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Sensor TYPES

Two types of accelerometers are now being utilized in inclinometer probes: the servo-accelerometer or the recently introduced MEMS accelerometer.

• Servo-accelerometer. The servo-accelerometer probes, commercially available since 1971, have the highest resolution of the available inclinometers on the market. The force-balanced sensing elements detect the change in tilt (from absolute vertical) of the probe that
houses the sensors. The probe contains two biaxial servo-accelerometers and is fitted with two sets of spring-pressured wheels to guide the probe along the longitudinal grooves of the guide casing. A maximum system precision of 0.045 in. per 100 ft (1.1 mm per 30 m) or 1:22,000 is possible with this instrument, but is ordinarily closer to 1:5,000 without corrections for systematic errors. The resolution is nearly linear and constant at inclinations between ± 15° from vertical.
• MEMS Accelerometer. MEMS technology has recently been introduced for inclinometer probes and in-place inclinometers. The probe is the same as for the servoaccelerometer type except that MEMS accelerometers are used instead of servo-accelerometers.

The primary advantages of the MEMS architecture are low power consumption, durability, wireless transmission and low cost. These attributes have resulted in extensive use of MEMS in the automobile industry. The use of MEMS sensors in inclinometer applications
is relatively recent, since 2005. There are limitations to this technology, including temperature sensitivity and related effects, signal noise, and reduced resolution from vertical (±15°). A system accuracy of ±0.05 to 0.25 in. per 100 ft (2.5 to 6 mm per 30 m) or 1:25,000 has been advertised for these probes, but the inclinometer system capability, precision and reliability have not been independently evaluated and demonstrated.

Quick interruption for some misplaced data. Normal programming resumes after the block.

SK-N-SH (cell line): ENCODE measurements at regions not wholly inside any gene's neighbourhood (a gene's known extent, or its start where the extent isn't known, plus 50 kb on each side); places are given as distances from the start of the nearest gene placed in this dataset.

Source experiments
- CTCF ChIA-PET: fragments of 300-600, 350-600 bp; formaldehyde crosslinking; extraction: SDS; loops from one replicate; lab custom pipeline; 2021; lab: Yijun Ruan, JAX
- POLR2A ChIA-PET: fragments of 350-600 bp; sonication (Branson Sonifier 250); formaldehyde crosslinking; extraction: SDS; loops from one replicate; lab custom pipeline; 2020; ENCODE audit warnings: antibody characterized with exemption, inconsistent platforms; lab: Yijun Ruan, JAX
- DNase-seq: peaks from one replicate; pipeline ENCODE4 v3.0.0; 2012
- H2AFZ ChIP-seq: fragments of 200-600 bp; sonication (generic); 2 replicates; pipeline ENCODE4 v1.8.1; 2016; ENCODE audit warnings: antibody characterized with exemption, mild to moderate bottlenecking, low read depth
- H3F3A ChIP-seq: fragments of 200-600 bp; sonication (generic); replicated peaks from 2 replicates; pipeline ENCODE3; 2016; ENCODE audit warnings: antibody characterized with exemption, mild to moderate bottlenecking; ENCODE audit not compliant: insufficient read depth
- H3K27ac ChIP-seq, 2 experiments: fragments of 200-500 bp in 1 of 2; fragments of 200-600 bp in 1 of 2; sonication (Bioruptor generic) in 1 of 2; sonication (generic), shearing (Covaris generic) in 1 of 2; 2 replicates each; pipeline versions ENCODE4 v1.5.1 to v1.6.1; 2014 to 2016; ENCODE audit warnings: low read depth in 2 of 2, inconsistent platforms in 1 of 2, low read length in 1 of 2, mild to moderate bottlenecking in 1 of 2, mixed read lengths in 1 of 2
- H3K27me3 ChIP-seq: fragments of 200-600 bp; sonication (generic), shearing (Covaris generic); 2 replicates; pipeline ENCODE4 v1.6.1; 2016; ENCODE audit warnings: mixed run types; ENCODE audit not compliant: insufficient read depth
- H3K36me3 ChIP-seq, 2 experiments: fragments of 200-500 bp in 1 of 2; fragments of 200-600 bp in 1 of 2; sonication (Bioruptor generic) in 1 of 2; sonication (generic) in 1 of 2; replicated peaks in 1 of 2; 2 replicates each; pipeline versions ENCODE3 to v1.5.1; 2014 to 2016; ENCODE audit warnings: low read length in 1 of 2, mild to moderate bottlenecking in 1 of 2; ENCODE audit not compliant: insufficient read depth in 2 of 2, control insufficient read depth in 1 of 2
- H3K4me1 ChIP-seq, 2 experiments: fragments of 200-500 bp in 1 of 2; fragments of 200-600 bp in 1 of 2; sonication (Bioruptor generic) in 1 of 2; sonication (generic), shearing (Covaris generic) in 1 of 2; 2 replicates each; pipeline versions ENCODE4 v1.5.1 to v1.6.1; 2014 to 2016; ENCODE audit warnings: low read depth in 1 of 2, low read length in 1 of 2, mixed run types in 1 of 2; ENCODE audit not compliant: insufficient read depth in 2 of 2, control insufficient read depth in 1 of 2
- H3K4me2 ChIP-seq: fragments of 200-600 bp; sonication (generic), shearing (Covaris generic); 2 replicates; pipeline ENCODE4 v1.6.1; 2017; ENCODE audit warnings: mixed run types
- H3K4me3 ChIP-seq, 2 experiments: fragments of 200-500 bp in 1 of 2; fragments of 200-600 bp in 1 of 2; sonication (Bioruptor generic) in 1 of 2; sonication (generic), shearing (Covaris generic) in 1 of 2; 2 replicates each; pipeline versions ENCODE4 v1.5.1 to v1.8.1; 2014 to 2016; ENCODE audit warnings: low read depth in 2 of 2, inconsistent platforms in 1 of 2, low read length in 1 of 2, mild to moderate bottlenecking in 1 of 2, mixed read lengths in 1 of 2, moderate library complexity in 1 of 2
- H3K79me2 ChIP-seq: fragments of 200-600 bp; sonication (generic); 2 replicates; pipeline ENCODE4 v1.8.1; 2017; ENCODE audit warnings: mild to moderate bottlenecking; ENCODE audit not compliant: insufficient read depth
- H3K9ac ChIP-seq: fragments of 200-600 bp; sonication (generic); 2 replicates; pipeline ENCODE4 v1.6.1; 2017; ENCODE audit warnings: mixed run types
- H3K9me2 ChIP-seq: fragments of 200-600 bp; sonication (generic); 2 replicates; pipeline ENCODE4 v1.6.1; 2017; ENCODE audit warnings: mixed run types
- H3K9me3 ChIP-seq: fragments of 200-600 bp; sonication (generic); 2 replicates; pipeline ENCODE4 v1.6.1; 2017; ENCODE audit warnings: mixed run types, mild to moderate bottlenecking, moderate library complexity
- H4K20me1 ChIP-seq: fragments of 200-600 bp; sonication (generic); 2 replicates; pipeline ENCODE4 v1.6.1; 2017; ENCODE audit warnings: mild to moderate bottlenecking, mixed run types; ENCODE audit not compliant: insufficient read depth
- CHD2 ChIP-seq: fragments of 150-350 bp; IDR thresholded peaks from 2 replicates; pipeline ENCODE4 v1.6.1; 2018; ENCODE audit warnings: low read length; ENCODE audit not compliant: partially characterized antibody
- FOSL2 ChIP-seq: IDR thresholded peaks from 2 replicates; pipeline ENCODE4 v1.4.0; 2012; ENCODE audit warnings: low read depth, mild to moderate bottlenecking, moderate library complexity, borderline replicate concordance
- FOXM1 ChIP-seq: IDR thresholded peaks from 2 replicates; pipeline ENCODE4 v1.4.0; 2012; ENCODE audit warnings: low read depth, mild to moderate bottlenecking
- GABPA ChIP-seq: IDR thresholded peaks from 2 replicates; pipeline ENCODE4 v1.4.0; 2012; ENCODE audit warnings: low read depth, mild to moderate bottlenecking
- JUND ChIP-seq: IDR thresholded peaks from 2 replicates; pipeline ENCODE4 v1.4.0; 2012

Vertical inclinometers are instruments for measuring relative horizontal displacements affecting the shape of a guide casing embedded in the ground or structure. Inclinometer probes usually measure displacement in two perpendicular planes; therefore, displacement magnitudes and
directions (vectors) can be calculated. The bottom end of the guide casing serves as a stable reference (datum) and must be embedded beyond the displacement zone. Relative displacement over time is determined by repeating measurements at the same depths and comparing data sets.
The guide casing is installed vertically for most applications in order to measure horizontal ground movements. Less common are horizontal installations that use a specialized probe to monitor settlement. In rare cases, guide casings can be installed in inclined boreholes where
access is limited and prevents vertical installations in the preferred locations, or where the feature to be monitored is inclined. However, casing inclination is typically restricted to 30 degrees from vertical due to the potential for errors.

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The inclinometer is used in a variety of applications. Early usage, developed for monitoring landslide movement and slope stability, has evolved to monitoring the impact of excavations on nearby facilities, deformations of structures, and settlement of embankment fills and roadway subgrades.

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Instrumentation of geotechnical structures in the field has been beneficial in evaluating the movements and failures in the structures under real field conditions, as well as assessing the performance of new materials and methods used in the design and construction of geostructures.
Instrumentation that monitors ground deformation response has been used mainly for slope stability studies of natural slopes and performance assessments of earth and pavement structures and the use of new materials such as lightweight embankment materials and construction methods such as mechanically stabilized earth wall systems and deep soil mixing.